Once a Week (magazine)/Series 1/Volume 11/Piercing the Alps

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Hannibal, according to various authors, "broke through the peaks, and cleft the mountain with vinegar." Modern sceptics have ventured to question this statement, or at any rate to explain it away. Certainly, though the difficulty of a supply of the corrosive fluid adequate to the demand of engineering operations on a large scale might be obviated by the use of "vin du pays," much of which is an excellent substitute for vinegar, the story does seem to smack of an age of showers of blood, speaking oxen, and those other marvels, which adorn the pages of the older chroniclers. However, be the truth in this case what it may, at no great distance from the probable scene of the Carthaginian's passage, "restless labour" is now engaged in piercing the watershed of Europe; so that what Louis XIV. rashly asserted of the Pyrenees may soon be truly said of it—"the Alps are no more."

As my wanderings among the mountains had led me over most of the great roads across the main chain, I was naturally anxious to visit a work which will so effectually elude the dangers of the storm and the avalanche, and open in summer and winter alike "a way to friend and foe." This desire was gratified during the summer of 1863, and before describing my excursion a few words on the exact position and construction of the tunnel will not be out of place. The popular voice has named it the "Tunnel under the Mont Cénis," a title about as incorrect as it well can be, as the following bit of geography will show:—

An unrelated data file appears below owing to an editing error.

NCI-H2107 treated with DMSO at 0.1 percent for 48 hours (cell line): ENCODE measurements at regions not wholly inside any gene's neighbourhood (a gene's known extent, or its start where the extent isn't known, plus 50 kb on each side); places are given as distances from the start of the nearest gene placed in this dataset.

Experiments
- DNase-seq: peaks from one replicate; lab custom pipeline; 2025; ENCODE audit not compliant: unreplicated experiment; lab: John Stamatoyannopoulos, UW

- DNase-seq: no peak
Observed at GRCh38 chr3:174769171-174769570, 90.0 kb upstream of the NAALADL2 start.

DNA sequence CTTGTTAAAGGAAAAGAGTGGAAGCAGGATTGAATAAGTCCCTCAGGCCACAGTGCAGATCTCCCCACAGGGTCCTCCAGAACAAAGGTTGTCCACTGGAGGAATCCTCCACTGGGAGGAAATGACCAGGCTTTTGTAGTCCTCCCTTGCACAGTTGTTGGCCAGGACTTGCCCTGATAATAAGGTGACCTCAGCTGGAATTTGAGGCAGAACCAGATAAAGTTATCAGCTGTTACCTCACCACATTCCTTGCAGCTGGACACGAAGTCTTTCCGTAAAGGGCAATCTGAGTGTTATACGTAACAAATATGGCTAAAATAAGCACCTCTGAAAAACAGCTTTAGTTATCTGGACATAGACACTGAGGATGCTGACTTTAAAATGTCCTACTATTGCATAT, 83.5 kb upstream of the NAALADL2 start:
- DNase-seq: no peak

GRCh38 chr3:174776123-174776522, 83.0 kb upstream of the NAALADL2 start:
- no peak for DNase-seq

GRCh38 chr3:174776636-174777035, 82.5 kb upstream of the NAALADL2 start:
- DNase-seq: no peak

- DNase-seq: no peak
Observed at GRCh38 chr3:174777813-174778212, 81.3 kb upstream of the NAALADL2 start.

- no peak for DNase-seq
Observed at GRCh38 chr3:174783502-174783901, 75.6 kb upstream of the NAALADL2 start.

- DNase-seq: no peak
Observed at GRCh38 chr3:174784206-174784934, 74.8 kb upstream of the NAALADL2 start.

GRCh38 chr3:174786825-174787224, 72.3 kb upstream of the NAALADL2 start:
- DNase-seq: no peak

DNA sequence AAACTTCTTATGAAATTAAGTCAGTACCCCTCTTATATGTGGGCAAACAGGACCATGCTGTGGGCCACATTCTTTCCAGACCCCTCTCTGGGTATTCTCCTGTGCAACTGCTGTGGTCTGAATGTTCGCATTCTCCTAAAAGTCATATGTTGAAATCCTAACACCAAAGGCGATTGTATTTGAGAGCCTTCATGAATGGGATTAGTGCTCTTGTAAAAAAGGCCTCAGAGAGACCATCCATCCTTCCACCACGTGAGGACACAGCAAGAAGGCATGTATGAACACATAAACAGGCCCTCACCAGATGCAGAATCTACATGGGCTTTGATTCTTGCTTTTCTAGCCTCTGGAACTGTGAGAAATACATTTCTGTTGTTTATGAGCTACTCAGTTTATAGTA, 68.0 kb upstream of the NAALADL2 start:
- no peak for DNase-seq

Almost due west of Turin there is a large re-entering angle pointing westward in the contour of the principal chain of the Alps; a peak, Mont Tabor by name, stands at the apex of this angle and sends out a long spur towards the west, separating the valley of the Arc from those of the Romanche and Durance. The great road of the Mont Cénis, after ascending along the river in the first of these to within about twenty miles of the glaciers, whence it rises, scales by six long zigzags the northern slope of the watershed, crosses the level plateau among the hills at the top, and descends at once upon Susa, in the valley of the Dora Riparia. This river has now passed over some thirty miles or more since it left its humble source on Page:Once a Week Jun to Dec 1864.pdf/431 Page:Once a Week Jun to Dec 1864.pdf/432 Page:Once a Week Jun to Dec 1864.pdf/433